Tin-type Portraits: Little Gems

Figure 1.--Here we have an early Gem tin-type portrait. The image here is larger than the sctual se which was the stadard 1 inch high and 3/4 inch wide. It is undated, but becaise it is framed like Dags and Ambros, we suspect it was very early Civil War-era Gem, perhaps about 1863-65. Paper sleeves were much more common. The unidentified American boy wears a collar-buttoning jacket with a small white collar.

Photographers introduced tiny Little Gem portraits in 1863. The Little Gem was a type of tin-type. The very small portraits 7/8 by 1 inch (about the size of a small postage stamp) debuted with the invention of the Wing multiplying camera. This meant just one eposure could produce mukltiple images, a factor in reducung costs. The small size was another factor. They were popularized under the trade name Little Gems, but came to be called simply Gems. These tiny images were popular because they provie an inexpensive way of sending phitographs to large numbers of friends and families. They were also just the right sizes for lockets or similar jewelry items holding small photographs. Special Gem galleries soon appeared and flourished for several decades. The Gem image brought the price for a photograph to an all time low. Often imprints found on carte de visite backs will indicate they were made in a Gem studio, but the carte de visite is not a Gem image. Most photographers were required to offer a versatile range of services and images types to stay in business. Gem portraits were stored in special albums that held one image per page. Also, larger albums were made that held several of the small images per page, perhaps holding as many as a hundred portraits. These These tiny images had many uses and the substantial metal surface was actually useful in the mounting. Gems were easily cut to fit lockets, cufflinks, tiepins, rings and even garter clasps. We know that Gems were a popular format in America, we know very little about other countries. Gems began to decline about 1890, when the introduction of family cameras made began to make visits to studios that specialized in the tiny likenesses or card mounted photographsless necessary. The appearance of the simple Kodak Brownie (1900) was the final stp in this process.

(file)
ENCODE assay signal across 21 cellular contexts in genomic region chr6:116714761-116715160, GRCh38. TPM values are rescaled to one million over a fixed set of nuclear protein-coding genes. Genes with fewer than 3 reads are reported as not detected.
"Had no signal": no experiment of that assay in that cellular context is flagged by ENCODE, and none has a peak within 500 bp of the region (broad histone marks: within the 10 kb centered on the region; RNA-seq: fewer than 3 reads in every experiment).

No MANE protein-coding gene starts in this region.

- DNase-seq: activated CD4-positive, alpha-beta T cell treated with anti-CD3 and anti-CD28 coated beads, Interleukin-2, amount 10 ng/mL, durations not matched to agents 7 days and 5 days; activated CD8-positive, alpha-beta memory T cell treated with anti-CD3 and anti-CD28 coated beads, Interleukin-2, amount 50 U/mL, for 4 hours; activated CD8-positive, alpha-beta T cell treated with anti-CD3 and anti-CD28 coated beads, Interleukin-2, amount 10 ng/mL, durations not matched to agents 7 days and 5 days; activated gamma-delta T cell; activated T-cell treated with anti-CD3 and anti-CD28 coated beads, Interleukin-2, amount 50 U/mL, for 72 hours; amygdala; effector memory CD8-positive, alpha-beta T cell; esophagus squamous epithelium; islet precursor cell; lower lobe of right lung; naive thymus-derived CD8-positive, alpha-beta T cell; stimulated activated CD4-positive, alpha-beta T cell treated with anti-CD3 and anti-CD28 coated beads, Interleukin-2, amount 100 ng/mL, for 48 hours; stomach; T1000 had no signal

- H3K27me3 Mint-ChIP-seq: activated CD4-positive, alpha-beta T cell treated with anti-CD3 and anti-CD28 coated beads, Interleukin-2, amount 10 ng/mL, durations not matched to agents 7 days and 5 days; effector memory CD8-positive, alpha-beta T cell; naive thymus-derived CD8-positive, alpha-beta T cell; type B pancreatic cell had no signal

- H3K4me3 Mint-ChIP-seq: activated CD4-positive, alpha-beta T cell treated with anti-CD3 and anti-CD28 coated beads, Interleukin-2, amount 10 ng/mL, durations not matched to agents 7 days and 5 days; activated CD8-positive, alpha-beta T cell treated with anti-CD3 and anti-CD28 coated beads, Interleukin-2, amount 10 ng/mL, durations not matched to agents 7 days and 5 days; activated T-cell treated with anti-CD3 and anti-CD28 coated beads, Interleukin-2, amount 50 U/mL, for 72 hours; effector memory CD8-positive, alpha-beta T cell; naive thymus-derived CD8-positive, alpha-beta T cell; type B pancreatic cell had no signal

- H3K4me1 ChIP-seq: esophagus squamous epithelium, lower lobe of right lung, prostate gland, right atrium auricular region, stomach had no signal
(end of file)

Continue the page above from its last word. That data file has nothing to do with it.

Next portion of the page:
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Created: 6:00 AM 6/26/2012
Last updated: 6:00 AM 6/26/2012